A great deal happened in a short space of time. According to Ranald Michie, the definitive expert on the history of the London Stock Exchange, there was at the end of the seventeenth century a massive increase in the popularity of tradable stocks. ‘Before 1689,’ he writes, ‘there were only around 15 major joint‐stock companies in Britain, with a capital of £0.9m., and their activities were focused on overseas trade, as with the Hudson’s Bay Company or the Royal African Company. In contrast, by 1695 the number had risen to around 150 with a capital of £4.3m.’ (As always, full references for the sources quoted are in the transcript on the podcast webpage). Twenty five years later, during the boom that became known as the South Sea Bubble, a further 190 entities were proposed, hoping to raise £220 million from overexcited shareholders. That’s a five-fold increase in capital over as many years, and an expected two-hundred and twenty fold increase over three decades.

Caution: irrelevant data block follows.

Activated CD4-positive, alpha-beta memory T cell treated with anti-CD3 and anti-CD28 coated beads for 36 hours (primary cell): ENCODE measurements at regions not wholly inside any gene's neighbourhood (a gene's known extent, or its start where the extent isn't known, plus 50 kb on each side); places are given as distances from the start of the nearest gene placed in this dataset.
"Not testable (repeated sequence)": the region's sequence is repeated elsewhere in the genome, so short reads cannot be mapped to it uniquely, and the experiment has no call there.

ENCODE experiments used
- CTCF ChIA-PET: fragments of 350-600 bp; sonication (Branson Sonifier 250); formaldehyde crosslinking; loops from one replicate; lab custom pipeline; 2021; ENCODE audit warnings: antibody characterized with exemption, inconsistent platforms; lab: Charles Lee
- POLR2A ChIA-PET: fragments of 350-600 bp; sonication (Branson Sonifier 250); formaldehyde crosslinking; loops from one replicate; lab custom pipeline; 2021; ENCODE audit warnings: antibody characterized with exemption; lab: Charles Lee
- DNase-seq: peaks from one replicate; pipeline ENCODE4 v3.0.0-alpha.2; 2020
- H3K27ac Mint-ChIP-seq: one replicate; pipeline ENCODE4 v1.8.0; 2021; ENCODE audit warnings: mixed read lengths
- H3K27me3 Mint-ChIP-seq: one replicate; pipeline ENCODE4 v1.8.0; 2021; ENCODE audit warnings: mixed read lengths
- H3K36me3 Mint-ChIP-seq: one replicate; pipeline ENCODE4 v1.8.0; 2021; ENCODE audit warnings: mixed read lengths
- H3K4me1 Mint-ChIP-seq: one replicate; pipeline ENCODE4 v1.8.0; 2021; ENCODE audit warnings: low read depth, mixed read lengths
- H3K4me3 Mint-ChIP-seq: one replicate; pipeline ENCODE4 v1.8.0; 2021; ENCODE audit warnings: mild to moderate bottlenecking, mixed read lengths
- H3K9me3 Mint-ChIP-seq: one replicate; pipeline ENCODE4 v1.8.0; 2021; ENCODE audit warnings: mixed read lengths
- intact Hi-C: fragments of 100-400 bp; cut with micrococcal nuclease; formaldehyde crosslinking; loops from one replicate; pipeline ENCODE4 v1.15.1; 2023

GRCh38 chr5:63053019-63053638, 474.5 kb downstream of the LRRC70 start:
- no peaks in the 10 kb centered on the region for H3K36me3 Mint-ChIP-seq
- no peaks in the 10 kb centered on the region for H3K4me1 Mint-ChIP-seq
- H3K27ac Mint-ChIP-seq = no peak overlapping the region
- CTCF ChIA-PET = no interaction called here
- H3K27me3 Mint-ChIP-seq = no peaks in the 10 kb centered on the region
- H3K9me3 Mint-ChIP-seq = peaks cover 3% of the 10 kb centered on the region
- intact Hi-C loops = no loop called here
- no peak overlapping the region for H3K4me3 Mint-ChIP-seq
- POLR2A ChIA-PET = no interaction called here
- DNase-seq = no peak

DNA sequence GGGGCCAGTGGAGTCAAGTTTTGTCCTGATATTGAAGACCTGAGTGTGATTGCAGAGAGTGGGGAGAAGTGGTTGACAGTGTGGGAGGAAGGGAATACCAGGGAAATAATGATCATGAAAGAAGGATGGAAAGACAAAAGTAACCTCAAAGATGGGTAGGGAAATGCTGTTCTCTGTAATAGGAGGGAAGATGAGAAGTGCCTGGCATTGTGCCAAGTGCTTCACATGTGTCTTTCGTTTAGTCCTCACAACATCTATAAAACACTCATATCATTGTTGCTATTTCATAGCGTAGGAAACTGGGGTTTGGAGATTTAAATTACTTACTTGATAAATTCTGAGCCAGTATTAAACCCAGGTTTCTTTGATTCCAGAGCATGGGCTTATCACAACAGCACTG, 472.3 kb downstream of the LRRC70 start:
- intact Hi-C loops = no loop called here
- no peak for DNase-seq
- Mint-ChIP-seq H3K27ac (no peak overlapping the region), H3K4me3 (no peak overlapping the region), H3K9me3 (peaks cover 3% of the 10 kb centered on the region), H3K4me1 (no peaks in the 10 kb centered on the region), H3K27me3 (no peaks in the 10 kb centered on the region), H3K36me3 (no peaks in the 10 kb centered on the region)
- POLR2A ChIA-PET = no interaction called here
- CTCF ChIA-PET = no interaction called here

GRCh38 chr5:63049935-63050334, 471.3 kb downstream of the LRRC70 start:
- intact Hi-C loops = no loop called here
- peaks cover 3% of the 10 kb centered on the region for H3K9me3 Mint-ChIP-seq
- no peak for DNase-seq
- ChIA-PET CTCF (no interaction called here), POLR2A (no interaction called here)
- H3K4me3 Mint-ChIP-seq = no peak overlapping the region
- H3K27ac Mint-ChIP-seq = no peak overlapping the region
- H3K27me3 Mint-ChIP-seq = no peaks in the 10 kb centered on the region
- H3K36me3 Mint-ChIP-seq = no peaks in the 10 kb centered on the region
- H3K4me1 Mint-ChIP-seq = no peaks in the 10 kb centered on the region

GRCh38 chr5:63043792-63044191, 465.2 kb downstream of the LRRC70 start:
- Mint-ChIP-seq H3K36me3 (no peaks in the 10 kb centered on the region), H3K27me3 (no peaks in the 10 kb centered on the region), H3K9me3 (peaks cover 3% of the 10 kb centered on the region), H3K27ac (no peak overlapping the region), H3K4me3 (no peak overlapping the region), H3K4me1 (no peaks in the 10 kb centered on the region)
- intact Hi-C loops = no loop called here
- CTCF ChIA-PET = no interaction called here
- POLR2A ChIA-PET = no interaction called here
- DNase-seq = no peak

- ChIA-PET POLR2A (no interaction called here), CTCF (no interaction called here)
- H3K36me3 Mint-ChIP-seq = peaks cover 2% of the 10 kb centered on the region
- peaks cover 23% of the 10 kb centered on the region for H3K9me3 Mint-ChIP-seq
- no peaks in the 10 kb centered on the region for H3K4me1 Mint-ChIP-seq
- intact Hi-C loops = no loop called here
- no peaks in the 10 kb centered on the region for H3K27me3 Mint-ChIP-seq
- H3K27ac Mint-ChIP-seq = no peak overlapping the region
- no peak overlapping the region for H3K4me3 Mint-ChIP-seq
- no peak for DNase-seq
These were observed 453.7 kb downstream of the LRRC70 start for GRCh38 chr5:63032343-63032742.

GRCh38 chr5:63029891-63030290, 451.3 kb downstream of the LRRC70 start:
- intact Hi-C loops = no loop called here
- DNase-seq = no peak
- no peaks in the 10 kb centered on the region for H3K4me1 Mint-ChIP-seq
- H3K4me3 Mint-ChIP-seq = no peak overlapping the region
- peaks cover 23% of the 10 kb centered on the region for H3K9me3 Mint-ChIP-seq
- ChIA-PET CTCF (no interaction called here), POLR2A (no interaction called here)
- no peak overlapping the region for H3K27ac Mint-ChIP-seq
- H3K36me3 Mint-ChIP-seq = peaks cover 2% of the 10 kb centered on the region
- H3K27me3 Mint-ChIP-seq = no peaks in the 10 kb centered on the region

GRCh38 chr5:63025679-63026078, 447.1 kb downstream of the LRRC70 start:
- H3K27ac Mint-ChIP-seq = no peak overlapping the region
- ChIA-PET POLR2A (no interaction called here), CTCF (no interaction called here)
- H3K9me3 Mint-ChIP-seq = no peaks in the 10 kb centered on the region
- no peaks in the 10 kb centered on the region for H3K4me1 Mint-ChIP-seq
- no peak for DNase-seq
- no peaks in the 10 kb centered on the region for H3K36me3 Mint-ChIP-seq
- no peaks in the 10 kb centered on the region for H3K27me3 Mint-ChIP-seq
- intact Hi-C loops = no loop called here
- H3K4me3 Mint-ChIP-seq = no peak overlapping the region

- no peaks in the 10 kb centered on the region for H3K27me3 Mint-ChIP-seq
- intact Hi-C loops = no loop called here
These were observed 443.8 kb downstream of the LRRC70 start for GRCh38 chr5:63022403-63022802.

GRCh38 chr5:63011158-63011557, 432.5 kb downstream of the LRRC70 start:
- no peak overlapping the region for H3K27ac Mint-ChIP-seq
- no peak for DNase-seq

A joint-stock company, by the way, is simply what we would call a corporation, a legal entity with shares that can be traded independently of the firm. Among the earliest was the now-notorious East India Company, set up by Queen Elizabeth I’s Royal Charter on New Year’s Eve of the year 1600. As Michie points out, the financial structure of these firms suited risky endeavours in overseas trade or finance rather than steady investment at home, and the stocks remained specialist investments. There were legal problems, too. Financial assets were still construed as a kind of debt and therefore understood as ‘choses in action’, a legal category attached to the person of the debtor and not easily transferable; the sociologists Bruce Carruthers and Arthur Stinchcombe, who have written on the topic, identify a John Bull, who traded 13 times between 1672 and 1679 as the most active trader in Royal Africa Company stock. Dutch merchants had found ways round these obstacles already, however, and when a Dutch king, William of Orange, ascended to the English throne in 1689 laws and practices swiftly changed. The absorption of Lex Mercatoria, or medieval merchant law, into English law accompanied by specific regulatory changes – Carruthers and Stinchcombe cite the 1704 Promissory Note Act – made financial contracts freely tradable. Brokers and jobbers began to use standardised contracts, making the business of trading more straightforward. But the problem remained that few would actually want to buy these securities: they were too illiquid, exotic, too risky.